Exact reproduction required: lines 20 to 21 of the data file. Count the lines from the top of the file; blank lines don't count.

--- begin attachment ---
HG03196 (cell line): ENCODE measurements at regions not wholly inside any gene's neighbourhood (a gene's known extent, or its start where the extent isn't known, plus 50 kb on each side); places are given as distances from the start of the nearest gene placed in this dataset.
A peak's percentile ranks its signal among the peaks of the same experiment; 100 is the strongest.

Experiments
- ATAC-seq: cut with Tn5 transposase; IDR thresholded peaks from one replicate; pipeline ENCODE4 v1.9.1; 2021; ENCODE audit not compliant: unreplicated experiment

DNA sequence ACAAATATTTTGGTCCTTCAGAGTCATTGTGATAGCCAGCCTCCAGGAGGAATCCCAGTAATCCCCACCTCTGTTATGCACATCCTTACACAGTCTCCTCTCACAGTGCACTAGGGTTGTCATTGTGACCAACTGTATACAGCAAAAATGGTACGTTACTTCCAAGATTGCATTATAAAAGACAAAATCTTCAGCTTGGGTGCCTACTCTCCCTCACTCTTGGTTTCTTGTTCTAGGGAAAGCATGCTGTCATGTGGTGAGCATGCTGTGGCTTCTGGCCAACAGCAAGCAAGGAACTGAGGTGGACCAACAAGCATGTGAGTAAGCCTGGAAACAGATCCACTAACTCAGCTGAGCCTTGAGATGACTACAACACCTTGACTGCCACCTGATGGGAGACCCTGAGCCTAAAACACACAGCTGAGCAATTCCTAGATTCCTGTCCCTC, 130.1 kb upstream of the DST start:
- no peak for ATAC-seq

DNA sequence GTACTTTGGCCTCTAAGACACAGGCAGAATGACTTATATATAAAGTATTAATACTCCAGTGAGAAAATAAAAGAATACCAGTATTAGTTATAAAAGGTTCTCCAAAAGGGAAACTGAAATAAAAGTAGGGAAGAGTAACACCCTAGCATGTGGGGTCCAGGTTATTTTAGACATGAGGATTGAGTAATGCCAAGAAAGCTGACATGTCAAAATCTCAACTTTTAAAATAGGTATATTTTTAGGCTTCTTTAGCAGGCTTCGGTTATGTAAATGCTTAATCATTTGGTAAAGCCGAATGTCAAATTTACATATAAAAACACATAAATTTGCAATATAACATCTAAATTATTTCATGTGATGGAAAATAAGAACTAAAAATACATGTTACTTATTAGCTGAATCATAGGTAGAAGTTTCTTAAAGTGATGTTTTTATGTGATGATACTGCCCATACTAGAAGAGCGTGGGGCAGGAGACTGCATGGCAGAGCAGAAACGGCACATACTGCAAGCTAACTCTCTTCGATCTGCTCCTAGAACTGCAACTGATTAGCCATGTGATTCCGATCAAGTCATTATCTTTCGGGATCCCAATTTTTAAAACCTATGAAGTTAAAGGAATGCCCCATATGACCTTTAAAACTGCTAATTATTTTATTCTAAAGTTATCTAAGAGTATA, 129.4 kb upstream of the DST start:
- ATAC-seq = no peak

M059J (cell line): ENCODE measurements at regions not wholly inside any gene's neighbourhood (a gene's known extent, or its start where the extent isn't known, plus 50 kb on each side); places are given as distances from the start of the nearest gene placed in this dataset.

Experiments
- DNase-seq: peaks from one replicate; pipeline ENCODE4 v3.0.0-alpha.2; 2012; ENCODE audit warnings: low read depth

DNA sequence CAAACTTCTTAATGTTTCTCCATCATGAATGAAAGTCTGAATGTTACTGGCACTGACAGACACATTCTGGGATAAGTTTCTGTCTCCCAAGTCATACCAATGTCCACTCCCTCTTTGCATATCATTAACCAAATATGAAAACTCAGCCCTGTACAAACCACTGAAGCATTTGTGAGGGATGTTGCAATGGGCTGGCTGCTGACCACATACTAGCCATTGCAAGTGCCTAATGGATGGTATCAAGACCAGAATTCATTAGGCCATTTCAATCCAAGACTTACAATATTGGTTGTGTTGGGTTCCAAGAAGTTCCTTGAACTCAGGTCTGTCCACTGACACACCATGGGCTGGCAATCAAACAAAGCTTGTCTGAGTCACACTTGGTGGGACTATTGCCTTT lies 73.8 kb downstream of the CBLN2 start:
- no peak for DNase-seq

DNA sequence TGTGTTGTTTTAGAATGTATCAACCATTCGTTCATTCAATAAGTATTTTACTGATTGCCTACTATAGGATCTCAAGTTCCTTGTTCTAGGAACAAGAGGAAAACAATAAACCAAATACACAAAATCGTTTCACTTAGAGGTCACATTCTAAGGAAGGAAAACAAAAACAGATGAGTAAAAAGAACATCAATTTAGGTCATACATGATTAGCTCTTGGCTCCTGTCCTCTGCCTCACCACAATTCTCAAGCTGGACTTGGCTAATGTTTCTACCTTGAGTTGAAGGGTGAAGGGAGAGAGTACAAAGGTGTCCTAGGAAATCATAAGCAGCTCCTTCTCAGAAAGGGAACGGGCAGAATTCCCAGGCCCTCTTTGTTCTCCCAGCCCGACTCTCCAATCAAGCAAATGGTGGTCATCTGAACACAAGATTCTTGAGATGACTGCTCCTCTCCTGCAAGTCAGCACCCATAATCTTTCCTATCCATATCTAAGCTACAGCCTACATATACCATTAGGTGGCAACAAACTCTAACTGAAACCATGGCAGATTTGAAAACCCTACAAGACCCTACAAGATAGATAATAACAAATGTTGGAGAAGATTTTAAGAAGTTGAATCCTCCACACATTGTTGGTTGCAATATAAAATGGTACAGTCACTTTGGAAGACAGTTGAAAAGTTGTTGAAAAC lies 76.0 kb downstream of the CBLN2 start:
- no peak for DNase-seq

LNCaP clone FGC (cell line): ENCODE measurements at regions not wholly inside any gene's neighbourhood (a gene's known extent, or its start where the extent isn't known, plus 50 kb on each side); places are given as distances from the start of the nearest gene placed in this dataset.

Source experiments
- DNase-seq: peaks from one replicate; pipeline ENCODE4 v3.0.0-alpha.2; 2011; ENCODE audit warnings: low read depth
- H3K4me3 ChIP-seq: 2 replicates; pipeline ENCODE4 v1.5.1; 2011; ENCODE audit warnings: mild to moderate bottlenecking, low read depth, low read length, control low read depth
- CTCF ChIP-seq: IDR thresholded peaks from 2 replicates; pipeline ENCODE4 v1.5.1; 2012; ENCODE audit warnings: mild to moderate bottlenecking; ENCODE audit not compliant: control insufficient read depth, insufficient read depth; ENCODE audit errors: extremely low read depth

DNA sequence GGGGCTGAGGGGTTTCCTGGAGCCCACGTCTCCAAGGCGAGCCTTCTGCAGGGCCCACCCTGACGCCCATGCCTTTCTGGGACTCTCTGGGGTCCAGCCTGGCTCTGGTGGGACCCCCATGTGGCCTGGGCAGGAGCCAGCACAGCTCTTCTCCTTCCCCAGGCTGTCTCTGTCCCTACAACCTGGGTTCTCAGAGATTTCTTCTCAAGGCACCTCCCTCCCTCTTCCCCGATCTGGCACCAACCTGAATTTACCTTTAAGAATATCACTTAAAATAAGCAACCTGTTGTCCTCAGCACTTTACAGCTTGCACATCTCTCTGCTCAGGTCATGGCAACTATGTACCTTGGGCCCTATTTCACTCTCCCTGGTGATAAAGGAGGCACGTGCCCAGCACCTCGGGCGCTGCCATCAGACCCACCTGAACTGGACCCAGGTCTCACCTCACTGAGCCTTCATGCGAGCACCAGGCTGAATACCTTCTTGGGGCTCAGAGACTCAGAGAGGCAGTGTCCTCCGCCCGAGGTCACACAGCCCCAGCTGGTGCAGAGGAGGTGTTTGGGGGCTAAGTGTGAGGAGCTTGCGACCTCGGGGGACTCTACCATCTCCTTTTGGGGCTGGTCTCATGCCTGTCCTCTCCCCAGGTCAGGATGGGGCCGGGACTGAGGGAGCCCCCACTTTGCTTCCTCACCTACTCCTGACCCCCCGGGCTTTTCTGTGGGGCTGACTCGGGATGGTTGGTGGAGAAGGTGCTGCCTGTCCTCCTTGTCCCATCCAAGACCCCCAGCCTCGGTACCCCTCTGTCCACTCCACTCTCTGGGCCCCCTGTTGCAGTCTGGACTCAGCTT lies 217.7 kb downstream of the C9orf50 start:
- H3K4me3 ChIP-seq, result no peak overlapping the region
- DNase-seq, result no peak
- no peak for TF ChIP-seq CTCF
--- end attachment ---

- CTCF ChIP-seq: IDR thresholded peaks from 2 replicates; pipeline ENCODE4 v1.5.1; 2012; ENCODE audit warnings: mild to moderate bottlenecking; ENCODE audit not compliant: control insufficient read depth, insufficient read depth; ENCODE audit errors: extremely low read depth

DNA sequence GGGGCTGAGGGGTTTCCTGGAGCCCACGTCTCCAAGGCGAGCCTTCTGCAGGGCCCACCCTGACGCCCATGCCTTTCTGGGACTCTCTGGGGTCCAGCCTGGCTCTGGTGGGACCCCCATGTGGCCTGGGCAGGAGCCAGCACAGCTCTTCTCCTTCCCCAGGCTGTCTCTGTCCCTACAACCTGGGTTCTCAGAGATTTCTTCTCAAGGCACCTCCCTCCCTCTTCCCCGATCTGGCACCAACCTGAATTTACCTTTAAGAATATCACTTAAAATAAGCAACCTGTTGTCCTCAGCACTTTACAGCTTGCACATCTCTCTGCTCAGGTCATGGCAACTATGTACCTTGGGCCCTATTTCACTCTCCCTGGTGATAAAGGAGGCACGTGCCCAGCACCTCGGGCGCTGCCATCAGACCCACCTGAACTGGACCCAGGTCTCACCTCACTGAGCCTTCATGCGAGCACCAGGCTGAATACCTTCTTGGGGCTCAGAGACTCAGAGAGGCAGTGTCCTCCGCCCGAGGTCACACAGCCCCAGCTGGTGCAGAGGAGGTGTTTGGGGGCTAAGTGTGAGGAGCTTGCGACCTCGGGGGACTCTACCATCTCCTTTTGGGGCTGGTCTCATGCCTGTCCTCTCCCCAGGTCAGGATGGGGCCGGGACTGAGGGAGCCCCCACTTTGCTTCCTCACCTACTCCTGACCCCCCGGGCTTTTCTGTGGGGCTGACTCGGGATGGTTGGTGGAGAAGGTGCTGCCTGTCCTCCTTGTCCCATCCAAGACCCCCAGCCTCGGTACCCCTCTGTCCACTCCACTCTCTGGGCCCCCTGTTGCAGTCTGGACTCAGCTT lies 217.7 kb downstream of the C9orf50 start: